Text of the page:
The first year with a new baby is HARD.
Like, REALLY hard.
So hard, in fact, older moms in public often offer unsolicited reassurance to strangers they see with infants and toddlers, smiling knowingly and saying “don’t worry, hun, after the first year, it gets easier.”
But you know what?
I’m calling their bluff.
Of course, my experience is limited to my own children. And as a mother of four kids ages four and under, maybe my experience is outside the realm of “normal.” But after talking to my mom friends and making my own observations, I’d like to offer a different rhetoric:
Being a mom doesn’t get easier. But as moms, we get stronger.
My husband and I recently started doing a high intensity interval workout routine at home. I’ve always considered myself “active” and while I exercise regularly, I’ve tended toward a “cardio junkie,” watching “Fixer Upper” while mindlessly cruising on the elliptical. And although I thought I was in pretty good shape, this new workout routine is kicking my butt.
I’m sore. It hurts. It’s so hard, because I’m exercising muscles I’ve not used previously.
This morning, when I went to do those ridiculous burpees, it didn’t hurt quite so bad. I was able to do more. I was able to hold my plank longer. And I was able to lunge-squat without cursing out the guy on the TV.
The video didn’t change. The routine didn’t get easier. In fact, tomorrow, we’re supposed to move up to “level 2” and I know it’s going to get harder.
But I am getting stronger.
My twins are nearly 14 months. When they were infants, it was hard. Constant feeding, sleep deprivation, needs to be met, the inability to know what they are screaming for when they cried, mountains of laundry, dishes, and cleaning. I don’t deny it: tending to the needs of two toddlers and two babies simultaneously was extremely difficult. Because so many people told me “it gets easier,” I looked at the twins first birthday as this magical finish line we were supposed to cross and then everything was going to get easier. Because that’s what everyone told me.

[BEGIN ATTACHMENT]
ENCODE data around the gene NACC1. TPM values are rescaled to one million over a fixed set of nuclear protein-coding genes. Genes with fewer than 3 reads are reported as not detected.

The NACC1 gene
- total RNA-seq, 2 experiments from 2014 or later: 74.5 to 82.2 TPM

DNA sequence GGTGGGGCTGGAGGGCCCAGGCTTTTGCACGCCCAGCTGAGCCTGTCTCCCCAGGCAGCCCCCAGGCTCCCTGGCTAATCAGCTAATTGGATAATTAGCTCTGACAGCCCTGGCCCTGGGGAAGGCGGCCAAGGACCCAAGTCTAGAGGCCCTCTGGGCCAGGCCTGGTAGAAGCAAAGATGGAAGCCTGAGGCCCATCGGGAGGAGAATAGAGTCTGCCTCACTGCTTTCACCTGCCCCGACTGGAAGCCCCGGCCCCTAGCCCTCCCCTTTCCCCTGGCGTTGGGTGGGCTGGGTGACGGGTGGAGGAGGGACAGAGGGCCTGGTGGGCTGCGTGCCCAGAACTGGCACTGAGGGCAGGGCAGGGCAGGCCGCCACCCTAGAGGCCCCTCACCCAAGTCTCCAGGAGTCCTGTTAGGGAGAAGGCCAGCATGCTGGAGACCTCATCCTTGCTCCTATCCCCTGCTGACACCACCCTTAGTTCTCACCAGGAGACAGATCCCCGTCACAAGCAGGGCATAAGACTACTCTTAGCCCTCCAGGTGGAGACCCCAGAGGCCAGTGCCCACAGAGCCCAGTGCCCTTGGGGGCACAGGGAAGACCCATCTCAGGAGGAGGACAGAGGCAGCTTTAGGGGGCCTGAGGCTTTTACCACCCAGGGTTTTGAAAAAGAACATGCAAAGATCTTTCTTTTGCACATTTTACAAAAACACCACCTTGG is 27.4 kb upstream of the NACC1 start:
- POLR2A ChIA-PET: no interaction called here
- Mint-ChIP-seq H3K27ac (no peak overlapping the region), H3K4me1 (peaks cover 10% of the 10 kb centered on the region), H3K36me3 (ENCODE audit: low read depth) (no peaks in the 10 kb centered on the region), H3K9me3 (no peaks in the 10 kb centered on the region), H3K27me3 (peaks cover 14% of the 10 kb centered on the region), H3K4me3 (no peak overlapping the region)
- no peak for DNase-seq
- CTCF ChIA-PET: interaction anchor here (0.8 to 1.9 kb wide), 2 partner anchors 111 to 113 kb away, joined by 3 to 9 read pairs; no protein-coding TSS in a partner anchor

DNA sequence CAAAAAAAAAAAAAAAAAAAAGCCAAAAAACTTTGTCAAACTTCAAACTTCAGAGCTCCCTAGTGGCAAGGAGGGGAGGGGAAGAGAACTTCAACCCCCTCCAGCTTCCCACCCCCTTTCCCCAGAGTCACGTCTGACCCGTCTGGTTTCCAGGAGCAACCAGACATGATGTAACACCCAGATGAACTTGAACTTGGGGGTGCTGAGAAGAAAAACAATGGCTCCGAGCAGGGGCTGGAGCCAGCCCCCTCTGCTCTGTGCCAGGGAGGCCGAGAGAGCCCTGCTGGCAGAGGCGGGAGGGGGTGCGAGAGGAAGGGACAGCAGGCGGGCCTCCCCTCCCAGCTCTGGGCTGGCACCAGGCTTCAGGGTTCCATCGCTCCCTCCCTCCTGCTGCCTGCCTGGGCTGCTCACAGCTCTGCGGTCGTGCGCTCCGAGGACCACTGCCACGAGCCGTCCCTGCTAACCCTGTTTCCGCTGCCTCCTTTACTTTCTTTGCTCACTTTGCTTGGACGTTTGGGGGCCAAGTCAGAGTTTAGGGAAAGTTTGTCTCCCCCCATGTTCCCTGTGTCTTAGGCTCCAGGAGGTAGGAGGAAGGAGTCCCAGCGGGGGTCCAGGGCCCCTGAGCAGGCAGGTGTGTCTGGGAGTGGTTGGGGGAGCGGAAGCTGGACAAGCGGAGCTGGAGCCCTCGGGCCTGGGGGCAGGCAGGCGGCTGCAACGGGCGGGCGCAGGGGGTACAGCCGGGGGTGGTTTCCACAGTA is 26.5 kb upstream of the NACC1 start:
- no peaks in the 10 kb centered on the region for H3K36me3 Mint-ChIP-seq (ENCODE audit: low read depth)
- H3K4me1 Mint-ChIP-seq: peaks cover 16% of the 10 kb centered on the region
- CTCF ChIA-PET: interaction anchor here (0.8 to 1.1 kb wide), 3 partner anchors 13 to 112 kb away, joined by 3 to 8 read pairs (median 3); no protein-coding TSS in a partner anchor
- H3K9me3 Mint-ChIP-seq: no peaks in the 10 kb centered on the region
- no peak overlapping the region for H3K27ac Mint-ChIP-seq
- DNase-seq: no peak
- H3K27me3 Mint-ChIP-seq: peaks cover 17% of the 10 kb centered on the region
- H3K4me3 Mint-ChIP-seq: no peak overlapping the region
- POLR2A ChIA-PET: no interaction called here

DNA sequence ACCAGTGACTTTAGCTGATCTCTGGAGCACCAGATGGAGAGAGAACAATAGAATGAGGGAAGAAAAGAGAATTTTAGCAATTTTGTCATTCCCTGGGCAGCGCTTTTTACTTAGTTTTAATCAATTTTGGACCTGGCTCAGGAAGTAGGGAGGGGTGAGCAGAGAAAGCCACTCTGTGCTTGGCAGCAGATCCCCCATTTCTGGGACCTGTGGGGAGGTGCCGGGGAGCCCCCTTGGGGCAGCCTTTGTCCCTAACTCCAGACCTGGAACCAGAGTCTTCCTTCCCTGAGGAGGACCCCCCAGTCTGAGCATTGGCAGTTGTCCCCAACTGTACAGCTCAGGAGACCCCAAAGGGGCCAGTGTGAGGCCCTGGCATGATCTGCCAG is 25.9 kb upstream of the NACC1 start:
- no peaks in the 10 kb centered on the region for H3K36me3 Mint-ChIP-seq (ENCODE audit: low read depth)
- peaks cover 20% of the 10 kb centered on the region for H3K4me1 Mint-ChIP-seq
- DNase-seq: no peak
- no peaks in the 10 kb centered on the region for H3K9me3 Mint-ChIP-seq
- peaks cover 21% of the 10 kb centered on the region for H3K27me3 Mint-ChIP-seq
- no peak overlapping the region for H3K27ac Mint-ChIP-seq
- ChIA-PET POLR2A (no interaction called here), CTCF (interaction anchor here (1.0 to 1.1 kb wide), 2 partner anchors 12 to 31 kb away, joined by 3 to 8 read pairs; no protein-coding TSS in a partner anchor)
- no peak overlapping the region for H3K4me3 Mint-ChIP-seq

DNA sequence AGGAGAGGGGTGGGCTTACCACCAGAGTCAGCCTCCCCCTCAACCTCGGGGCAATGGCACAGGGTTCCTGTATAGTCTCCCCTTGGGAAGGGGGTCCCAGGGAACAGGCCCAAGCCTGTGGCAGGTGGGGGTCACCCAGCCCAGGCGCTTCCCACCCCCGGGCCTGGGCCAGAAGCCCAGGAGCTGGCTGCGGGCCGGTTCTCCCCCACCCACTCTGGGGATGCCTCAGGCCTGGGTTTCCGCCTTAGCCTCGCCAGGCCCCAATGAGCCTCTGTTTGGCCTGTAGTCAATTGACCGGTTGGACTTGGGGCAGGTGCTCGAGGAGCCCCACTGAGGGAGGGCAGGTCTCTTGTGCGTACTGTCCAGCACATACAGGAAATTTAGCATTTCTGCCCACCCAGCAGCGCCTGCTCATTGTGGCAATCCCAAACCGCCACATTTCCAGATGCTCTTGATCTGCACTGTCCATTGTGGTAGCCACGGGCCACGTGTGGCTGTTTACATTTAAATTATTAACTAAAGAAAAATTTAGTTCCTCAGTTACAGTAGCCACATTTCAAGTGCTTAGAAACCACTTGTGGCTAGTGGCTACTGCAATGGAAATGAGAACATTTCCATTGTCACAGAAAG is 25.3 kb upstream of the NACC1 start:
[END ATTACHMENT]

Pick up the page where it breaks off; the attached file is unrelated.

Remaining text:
But it didn’t.
It’s still really, REALLY hard.
In many ways, it’s actually harder now. The twins are walking & climbing. They’re into everything. They toilet paper the house at least once a day. They’re fighting over toys. The toddlers are potty trained, but now fight over the bathroom. The once sweet and compliant two year old is now sassy and unreasonable. The four year old has learned the art of ignoring his mother. There are new school routines cutting into our once carefree existence. Discipline is more complex. Bigger kids mean bigger issues. And it’s really, REALLY hard.
It hasn’t gotten easier. In fact, it’s gotten harder. I have a feeling the hardest days are yet to come.
But I am getting stronger.
When I first became a parent, I became so aware of my weaknesses. Much like the ache in discovering muscles you didn’t know you even had when you start a new workout program, as you enter parenthood, you discover parenting muscles that need to be stretched and toned to be used effectively. And naturally, slowly but surely, without even realizing it, you get stronger.
You gain strength in time management by learning what works for you to make your household operate smoothly; maybe by creating a cleaning schedule, delegating chores, or hiring help.
You get stronger in prioritizing by making choices to spend more time with your family and less time on your to-do list.
You strengthen your relationship with your child by spending time with them, learning their quirks and idiosyncrasies, discovering what makes them tick, and learning how they give and receive love.
You exercise grace for yourself and others by trial and error, making mistakes, falling and getting back up, and steadily putting one foot in front of the other as you get out of bed each day determined to try again.
Most of all, in everything you do as a parent, your heart grows stronger too, as you learn how to love more purely, fully, and wholly.
And as your heart grows stronger with love for your children, the things that seemed so challenging in the beginning become second-nature and effortless. Those things are replaced by new, more intense challenges. Indeed, parenting gets harder, but you are a stronger, more capable parent, because your heart has grown strong and full, ready for the task.
So, to the mom up with her newborn in the middle of the night, as much as I wish I could tell you “it gets easier,” I won’t lie to you.
Mothering does not get easier. However, I can tell you that you will grow into the challenges, meeting them with the newfound strength that can only grow from a mother’s love.